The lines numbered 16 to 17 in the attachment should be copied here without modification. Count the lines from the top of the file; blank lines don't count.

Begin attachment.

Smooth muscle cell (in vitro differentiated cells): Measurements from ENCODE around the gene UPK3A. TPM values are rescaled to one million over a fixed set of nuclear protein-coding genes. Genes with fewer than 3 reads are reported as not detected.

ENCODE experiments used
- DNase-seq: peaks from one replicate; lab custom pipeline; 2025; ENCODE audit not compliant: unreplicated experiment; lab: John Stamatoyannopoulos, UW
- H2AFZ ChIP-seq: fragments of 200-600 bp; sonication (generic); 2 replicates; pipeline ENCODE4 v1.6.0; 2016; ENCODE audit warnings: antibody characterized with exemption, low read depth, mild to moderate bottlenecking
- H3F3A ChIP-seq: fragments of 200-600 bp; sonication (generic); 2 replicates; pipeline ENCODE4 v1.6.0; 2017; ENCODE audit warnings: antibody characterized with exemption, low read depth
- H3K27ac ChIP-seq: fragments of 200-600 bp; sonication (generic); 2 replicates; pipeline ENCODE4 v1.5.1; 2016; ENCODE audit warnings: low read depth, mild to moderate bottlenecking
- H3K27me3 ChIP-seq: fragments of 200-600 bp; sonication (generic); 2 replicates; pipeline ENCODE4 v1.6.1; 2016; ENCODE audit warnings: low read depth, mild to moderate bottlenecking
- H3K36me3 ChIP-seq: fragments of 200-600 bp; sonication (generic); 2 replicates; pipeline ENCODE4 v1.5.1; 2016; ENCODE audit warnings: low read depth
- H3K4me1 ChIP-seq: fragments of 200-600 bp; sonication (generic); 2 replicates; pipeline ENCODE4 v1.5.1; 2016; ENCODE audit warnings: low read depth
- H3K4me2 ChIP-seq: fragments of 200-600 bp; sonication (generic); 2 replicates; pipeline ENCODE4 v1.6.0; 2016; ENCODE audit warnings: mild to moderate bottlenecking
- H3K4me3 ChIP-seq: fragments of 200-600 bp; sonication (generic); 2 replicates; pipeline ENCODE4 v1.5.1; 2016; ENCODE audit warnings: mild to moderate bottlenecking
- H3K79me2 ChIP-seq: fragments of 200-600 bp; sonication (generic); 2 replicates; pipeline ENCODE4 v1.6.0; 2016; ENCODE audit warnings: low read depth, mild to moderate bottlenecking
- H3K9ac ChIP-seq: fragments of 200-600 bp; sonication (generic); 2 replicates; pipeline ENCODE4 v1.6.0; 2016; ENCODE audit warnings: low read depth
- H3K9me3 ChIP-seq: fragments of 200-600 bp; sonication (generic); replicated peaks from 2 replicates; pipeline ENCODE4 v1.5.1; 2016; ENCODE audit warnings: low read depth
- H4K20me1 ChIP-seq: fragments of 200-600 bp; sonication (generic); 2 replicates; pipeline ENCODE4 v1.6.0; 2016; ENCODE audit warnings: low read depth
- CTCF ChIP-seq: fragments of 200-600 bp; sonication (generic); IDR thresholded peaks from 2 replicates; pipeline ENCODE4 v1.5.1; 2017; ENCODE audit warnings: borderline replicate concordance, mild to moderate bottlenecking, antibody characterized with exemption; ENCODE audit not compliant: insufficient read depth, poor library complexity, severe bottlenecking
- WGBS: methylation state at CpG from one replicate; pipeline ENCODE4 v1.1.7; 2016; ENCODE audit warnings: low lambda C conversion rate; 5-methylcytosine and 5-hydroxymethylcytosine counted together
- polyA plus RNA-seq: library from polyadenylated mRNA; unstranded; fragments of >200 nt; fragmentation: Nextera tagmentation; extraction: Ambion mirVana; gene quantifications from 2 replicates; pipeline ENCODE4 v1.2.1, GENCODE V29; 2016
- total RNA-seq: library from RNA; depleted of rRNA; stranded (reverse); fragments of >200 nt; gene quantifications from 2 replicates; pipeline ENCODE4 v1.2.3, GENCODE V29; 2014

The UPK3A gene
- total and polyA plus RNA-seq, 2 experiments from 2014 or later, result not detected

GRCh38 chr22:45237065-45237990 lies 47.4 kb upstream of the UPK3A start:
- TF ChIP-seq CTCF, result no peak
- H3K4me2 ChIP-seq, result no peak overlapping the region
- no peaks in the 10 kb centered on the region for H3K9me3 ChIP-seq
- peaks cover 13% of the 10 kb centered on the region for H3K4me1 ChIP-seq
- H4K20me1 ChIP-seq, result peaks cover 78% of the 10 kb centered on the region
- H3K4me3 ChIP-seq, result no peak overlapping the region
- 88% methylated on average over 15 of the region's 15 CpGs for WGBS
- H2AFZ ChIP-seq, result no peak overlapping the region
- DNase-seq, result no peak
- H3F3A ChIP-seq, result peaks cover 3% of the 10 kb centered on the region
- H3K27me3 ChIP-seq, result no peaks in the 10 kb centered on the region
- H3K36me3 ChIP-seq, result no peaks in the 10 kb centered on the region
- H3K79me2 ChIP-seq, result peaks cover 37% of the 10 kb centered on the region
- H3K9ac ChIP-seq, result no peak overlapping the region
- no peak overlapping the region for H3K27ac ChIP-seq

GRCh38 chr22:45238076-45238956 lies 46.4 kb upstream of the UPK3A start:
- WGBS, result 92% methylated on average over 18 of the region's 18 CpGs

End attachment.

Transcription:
- CTCF ChIP-seq: fragments of 200-600 bp; sonication (generic); IDR thresholded peaks from 2 replicates; pipeline ENCODE4 v1.5.1; 2017; ENCODE audit warnings: borderline replicate concordance, mild to moderate bottlenecking, antibody characterized with exemption; ENCODE audit not compliant: insufficient read depth, poor library complexity, severe bottlenecking
- WGBS: methylation state at CpG from one replicate; pipeline ENCODE4 v1.1.7; 2016; ENCODE audit warnings: low lambda C conversion rate; 5-methylcytosine and 5-hydroxymethylcytosine counted together